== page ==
Kale is a hot commodity one minute, and the next minute it’s all about seaweed. Remaining current with what foods happen to be on everybody’s lips can be hard, but have no fear. We asked chef, consultant, and speaker Ilia Regini of Healthy Nourished Body LLC to contribute to a list of what foods to look out for in the big one-seven.
Cauliflower as crust
This cruciferous vegetable finally got some love in 2016, but this year the adoration may reach fever pitch. “Cauliflower pizza is the latest gluten-free trend for pizza lovers,” says Regini. “The crust is prepared with steamed cauliflower along with egg and cheese.” Regini notes that cauliflower contains folate as well as vitamins C and K.
You may have known about coconut water for a while, but now a whole new generation of luxury, plant-derived waters are on the rise. Birch water, maple water and bamboo water have all been popping up in local markets and receiving some major attention. These waters can contain antioxidants, manganese, electrolytes, silica and a range of other healthful properties.
Amaranth and teff
Ancient grains are set to take center stage in the new year. “Amaranth is a light-colored tiny grain that was cultivated by the Aztecs and is a good source of protein and B vitamins. t is rich in calcium, magnesium and potassium,” says Regini. “Teff, on the other hand, is also a tiny grain, brown in color, that originated in Ethiopia. Like amaranth, it is a rich source of protein, vitamins and minerals.” She adds that the two grains can be combined or used separately.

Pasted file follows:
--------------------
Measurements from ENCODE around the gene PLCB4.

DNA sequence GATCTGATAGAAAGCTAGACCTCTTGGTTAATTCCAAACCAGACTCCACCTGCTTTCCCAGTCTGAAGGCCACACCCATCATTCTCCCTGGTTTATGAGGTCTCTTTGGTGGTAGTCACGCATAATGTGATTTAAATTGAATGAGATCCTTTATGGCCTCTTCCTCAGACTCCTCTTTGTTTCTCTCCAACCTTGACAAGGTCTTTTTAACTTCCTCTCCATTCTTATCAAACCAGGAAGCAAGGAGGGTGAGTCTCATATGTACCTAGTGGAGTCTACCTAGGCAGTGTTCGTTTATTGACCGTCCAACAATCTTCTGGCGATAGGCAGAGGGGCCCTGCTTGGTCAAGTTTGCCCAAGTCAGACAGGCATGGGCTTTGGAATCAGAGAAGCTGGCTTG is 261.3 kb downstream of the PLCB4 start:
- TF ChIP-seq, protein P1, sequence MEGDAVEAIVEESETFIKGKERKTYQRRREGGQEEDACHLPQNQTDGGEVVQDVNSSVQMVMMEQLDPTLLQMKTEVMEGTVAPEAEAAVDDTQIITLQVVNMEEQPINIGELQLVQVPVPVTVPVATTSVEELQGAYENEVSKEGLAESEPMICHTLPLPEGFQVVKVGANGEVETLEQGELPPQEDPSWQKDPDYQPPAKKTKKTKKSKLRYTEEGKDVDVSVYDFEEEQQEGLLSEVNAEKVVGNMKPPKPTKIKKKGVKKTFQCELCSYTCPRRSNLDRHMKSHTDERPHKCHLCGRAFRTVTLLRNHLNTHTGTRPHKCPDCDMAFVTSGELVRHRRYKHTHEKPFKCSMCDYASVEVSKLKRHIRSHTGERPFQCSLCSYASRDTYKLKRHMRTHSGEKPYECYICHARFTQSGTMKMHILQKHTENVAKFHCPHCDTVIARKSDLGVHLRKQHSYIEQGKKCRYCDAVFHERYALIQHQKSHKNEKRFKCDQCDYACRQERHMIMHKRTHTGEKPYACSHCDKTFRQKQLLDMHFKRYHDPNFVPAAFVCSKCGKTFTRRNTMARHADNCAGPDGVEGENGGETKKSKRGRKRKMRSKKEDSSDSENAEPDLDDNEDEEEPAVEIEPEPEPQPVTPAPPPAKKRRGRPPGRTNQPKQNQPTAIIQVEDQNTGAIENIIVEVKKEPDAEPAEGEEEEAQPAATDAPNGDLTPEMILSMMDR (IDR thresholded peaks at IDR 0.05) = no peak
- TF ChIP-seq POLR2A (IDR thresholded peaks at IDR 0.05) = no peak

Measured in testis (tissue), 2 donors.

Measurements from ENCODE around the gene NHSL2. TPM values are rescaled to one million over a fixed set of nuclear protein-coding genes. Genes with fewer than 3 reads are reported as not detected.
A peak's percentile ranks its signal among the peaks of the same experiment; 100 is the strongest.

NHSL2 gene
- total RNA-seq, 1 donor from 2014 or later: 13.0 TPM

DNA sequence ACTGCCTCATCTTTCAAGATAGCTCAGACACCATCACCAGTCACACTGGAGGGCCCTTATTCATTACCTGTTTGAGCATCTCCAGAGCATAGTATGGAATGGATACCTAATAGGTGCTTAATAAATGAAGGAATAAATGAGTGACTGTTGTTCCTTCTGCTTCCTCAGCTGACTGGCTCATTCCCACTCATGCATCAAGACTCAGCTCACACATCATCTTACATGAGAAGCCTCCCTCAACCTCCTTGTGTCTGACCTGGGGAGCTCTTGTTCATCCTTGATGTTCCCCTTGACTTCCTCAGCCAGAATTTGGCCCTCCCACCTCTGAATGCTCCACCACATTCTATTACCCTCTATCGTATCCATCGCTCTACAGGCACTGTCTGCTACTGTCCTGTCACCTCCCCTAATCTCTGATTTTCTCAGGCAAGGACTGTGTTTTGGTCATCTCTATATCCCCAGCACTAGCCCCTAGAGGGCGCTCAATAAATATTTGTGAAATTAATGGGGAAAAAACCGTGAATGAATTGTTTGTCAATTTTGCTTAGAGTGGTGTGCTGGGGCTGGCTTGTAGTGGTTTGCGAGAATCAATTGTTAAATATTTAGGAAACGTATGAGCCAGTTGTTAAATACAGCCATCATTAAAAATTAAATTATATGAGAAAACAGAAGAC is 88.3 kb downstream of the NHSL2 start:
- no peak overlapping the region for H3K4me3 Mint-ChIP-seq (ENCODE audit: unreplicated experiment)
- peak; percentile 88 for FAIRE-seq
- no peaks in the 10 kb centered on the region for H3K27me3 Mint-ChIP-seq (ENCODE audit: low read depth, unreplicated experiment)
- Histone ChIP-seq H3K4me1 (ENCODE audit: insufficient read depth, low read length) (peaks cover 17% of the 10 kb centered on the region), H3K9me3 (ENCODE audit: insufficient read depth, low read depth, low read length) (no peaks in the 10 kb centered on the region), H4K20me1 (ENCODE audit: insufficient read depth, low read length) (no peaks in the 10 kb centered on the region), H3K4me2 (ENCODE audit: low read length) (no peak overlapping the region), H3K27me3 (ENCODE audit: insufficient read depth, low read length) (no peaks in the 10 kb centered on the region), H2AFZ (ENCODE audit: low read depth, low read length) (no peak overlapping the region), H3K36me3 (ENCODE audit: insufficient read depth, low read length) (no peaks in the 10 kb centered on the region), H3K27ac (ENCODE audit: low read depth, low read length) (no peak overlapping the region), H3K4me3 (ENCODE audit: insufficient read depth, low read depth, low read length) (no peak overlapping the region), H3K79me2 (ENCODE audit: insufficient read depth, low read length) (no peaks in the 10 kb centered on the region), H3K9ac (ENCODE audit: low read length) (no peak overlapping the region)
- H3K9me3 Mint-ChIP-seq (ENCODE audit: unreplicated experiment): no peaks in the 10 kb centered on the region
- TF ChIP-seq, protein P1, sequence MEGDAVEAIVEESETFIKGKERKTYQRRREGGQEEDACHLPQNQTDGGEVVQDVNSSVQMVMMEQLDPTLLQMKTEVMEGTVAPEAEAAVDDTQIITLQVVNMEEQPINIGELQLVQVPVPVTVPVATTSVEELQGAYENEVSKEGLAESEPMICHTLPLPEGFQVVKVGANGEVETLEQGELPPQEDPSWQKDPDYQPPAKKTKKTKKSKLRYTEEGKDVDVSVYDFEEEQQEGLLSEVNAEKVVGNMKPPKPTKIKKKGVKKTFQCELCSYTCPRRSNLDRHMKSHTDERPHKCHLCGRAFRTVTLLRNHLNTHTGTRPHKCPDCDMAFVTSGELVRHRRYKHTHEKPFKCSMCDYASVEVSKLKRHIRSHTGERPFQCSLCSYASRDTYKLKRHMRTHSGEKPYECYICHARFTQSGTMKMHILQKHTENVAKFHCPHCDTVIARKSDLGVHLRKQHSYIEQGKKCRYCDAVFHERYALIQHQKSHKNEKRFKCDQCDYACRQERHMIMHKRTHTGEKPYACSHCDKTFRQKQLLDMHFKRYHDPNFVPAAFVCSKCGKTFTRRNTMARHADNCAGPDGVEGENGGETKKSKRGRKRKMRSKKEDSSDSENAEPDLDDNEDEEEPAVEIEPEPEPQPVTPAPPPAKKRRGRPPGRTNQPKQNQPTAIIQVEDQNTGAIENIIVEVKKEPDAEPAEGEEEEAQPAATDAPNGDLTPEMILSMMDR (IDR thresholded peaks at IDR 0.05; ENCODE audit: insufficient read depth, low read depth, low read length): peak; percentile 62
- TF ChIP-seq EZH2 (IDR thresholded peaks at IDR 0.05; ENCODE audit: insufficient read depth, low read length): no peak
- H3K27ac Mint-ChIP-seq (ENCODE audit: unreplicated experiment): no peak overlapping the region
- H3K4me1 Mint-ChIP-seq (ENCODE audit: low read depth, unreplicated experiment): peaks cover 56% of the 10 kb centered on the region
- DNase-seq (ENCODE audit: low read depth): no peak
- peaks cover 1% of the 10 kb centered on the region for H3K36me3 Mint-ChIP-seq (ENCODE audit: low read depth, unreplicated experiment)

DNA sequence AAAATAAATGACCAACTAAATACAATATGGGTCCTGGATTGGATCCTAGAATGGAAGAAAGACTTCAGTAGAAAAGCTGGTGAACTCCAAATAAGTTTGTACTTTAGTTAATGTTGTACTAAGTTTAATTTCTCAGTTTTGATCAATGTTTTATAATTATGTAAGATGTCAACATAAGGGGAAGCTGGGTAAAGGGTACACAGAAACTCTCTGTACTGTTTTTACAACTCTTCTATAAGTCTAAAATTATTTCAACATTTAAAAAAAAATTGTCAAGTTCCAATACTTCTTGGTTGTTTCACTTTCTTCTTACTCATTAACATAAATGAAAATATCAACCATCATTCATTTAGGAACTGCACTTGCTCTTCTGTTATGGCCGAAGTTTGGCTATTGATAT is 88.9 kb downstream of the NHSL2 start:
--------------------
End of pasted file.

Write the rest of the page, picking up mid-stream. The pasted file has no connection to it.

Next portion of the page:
On Whole Foods’ own list of 2017 food trends stood a familiar friend: coconut. Only now people are using the tropical fruit to make both sugar and flour, which is already used as a gluten-free alternative in various baked goods, chips and desserts.
Vegetables as main course
Restaurants across the country have been embracing their greens. Regini says that root vegetables in particular are going to be the next big thing in 2017. She recommends looking out for rutabagas, turnips, parsnips, beets, carrots, sweet potatoes, winter squash and Jerusalem artichokes.